There has been a series of setbacks for the NHS trust in charge of running Queen Alexandra Hospital but that fact can not cushion this latest blow.
We are under no illusion that working in the NHS can be high-pressured and stressful. But the vast majority of our dedicated health service staff enter their profession in spite of the challenges they know they will face. Helping and caring for people is their vocation and the rewards that come from that often speak for themselves.
And yet a Care Quality Commission survey indicates that morale at QA, in Cosham, is lower than at many other hospitals around the country.
Portsmouth Hospitals NHS Trust finds itself in the bottom 20 per cent in terms of staff motivation and subsequently the top 20 per cent for staff feeling under so much pressure that they want to leave their job.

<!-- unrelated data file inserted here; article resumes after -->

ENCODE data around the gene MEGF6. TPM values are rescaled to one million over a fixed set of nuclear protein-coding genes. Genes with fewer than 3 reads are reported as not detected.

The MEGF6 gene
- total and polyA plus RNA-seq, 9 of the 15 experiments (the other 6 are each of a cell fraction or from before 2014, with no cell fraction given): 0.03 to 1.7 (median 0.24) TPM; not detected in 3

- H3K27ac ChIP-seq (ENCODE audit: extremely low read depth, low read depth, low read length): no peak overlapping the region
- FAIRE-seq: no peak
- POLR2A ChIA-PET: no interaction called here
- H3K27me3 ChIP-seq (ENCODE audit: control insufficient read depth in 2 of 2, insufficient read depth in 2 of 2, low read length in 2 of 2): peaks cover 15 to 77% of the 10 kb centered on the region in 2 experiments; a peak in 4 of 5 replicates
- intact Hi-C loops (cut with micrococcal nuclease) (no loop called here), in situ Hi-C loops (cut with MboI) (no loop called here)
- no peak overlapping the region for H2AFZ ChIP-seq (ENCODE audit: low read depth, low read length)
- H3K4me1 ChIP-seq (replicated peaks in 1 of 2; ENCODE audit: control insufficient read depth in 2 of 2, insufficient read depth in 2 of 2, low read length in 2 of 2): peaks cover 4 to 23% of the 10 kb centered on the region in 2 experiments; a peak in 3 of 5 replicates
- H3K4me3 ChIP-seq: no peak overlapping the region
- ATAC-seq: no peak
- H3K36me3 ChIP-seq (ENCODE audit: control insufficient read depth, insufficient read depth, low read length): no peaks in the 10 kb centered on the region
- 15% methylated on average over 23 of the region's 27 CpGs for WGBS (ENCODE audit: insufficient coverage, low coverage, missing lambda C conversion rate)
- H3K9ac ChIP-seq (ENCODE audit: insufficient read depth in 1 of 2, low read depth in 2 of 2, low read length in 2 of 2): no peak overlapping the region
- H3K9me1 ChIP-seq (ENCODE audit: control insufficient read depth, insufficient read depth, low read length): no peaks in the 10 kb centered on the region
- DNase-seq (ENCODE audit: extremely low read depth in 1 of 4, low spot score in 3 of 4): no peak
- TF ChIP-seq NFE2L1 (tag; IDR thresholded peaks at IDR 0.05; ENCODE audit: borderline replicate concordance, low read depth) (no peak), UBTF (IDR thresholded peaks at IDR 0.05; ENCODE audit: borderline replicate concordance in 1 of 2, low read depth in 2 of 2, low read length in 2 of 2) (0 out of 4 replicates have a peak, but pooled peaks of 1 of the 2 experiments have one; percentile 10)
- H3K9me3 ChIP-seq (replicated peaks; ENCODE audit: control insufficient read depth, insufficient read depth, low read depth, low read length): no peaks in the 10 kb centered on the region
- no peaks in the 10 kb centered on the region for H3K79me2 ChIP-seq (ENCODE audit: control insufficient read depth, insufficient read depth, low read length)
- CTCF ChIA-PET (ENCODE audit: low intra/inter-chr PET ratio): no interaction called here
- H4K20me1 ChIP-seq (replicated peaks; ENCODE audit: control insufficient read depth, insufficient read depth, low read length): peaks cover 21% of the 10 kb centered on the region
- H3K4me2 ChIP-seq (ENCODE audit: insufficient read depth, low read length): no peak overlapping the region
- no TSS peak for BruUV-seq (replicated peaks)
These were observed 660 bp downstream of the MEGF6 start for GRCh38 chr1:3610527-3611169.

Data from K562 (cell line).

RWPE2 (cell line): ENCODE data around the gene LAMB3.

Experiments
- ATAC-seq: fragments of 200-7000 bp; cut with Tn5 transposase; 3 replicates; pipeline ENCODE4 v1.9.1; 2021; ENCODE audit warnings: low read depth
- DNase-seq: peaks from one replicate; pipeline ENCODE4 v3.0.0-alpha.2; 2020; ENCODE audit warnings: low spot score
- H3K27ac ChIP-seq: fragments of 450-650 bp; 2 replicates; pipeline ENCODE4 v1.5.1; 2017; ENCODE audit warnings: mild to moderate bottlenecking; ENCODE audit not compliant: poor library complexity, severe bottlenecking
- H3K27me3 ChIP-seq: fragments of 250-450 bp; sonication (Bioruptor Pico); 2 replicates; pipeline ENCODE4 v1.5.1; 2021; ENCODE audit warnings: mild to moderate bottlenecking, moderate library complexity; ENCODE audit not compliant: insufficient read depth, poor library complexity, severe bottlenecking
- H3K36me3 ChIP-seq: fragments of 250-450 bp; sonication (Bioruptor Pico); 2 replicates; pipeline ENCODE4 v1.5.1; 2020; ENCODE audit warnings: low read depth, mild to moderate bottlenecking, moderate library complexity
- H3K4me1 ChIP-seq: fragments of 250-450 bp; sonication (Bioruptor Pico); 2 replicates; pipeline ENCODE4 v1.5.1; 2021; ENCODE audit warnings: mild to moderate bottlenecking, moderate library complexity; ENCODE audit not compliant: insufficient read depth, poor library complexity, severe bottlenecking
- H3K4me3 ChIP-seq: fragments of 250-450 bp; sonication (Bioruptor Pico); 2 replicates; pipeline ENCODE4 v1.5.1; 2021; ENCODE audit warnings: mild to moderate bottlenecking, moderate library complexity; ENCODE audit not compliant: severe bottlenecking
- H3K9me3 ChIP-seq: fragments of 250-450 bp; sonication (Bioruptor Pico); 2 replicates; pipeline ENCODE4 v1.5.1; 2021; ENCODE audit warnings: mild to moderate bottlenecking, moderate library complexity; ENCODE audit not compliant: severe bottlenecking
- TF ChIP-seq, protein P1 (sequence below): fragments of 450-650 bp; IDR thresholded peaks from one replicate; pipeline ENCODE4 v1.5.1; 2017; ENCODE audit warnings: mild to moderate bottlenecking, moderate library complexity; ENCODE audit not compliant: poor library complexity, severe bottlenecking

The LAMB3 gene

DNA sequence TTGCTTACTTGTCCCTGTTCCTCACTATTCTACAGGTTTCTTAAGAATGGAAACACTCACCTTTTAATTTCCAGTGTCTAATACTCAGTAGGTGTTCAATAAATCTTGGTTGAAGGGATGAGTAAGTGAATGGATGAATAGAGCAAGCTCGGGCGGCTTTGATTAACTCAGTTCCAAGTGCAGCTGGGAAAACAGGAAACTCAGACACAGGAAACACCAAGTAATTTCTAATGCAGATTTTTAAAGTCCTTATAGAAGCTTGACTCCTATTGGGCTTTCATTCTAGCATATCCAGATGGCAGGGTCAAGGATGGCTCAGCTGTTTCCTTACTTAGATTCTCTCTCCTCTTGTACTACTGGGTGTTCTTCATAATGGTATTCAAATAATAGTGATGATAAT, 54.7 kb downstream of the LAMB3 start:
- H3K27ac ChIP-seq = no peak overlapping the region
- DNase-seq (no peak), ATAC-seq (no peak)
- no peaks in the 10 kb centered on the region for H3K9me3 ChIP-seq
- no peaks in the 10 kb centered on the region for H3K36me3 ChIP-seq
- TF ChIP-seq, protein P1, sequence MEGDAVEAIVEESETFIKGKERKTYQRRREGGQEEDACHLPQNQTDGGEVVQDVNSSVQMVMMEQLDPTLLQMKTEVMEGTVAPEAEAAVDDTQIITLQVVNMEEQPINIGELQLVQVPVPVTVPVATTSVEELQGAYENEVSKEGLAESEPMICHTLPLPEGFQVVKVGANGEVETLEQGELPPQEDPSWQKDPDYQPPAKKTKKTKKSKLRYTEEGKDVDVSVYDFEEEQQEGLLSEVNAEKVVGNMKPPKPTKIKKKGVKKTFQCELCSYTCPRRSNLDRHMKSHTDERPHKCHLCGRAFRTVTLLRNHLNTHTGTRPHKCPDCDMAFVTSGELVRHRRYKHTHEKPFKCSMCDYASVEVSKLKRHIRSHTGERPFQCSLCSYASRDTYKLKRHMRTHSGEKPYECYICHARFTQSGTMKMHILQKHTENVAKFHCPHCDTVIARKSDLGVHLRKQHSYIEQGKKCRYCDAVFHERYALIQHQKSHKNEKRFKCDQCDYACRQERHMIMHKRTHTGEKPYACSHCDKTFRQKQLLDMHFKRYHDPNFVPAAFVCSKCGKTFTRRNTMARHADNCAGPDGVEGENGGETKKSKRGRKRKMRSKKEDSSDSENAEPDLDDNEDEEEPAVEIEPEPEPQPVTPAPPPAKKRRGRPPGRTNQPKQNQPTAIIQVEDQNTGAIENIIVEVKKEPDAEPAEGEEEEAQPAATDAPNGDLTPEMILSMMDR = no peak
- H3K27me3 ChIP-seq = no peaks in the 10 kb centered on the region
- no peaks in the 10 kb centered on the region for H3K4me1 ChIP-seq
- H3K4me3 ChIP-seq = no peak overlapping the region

No one takes the decision to leave a job lightly. It takes an awful lot of soul-searching, especially in light of the fact that unemployment in the UK has now reached a 17-year high.
Employers must take staff morale seriously. A motivated workforce can be a powerful thing but a shift in morale can be destructive and contagious.
It is deeply concerning to learn that more than half of the staff who took part in this survey would not want their own family or friends to be treated at QA.
That is not a glowing appraisal and made all the more alarming by the fact that this verdict comes directly from the hospital’s own staff.
The survey showed some signs of improvement and it is right to acknowledge that not all staff took part.
We understand that the NHS as a whole is facing considerable challenges but it is inevitable that questions will be raised about whether decisions taken by the trust have had an impact on these results.
The decision to axe the G5 ward, a £6m deficit and controversy surrounding the private finance initiative used to build and maintain our super-hospital won’t have gone unnoticed by staff.